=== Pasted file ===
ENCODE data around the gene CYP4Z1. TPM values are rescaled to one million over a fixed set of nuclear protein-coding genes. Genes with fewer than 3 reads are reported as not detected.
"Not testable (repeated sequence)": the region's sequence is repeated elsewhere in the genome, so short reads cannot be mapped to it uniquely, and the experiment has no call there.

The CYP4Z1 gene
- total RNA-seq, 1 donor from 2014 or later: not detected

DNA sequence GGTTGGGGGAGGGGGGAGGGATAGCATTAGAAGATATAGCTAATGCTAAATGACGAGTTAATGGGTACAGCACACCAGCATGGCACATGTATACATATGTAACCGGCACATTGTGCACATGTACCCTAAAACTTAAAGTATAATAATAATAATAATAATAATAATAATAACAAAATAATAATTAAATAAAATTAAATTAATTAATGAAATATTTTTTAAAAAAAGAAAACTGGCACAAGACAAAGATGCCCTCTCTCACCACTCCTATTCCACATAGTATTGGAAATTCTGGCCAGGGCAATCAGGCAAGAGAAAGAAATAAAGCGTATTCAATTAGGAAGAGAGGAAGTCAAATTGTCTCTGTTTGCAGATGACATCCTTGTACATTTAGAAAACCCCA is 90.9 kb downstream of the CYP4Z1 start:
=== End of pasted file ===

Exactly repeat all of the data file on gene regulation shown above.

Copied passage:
ENCODE data around the gene CYP4Z1. TPM values are rescaled to one million over a fixed set of nuclear protein-coding genes. Genes with fewer than 3 reads are reported as not detected.
"Not testable (repeated sequence)": the region's sequence is repeated elsewhere in the genome, so short reads cannot be mapped to it uniquely, and the experiment has no call there.

The CYP4Z1 gene
- total RNA-seq, 1 donor from 2014 or later: not detected

DNA sequence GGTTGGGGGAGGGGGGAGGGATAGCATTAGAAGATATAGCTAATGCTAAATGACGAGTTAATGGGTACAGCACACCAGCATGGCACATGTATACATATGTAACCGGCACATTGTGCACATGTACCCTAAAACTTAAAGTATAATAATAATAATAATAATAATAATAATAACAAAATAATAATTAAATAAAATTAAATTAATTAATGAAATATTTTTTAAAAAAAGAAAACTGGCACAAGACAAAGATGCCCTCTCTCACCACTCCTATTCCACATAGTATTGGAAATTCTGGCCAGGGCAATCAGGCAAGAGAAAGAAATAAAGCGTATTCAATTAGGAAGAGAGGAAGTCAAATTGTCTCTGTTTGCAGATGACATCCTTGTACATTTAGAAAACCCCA is 90.9 kb downstream of the CYP4Z1 start: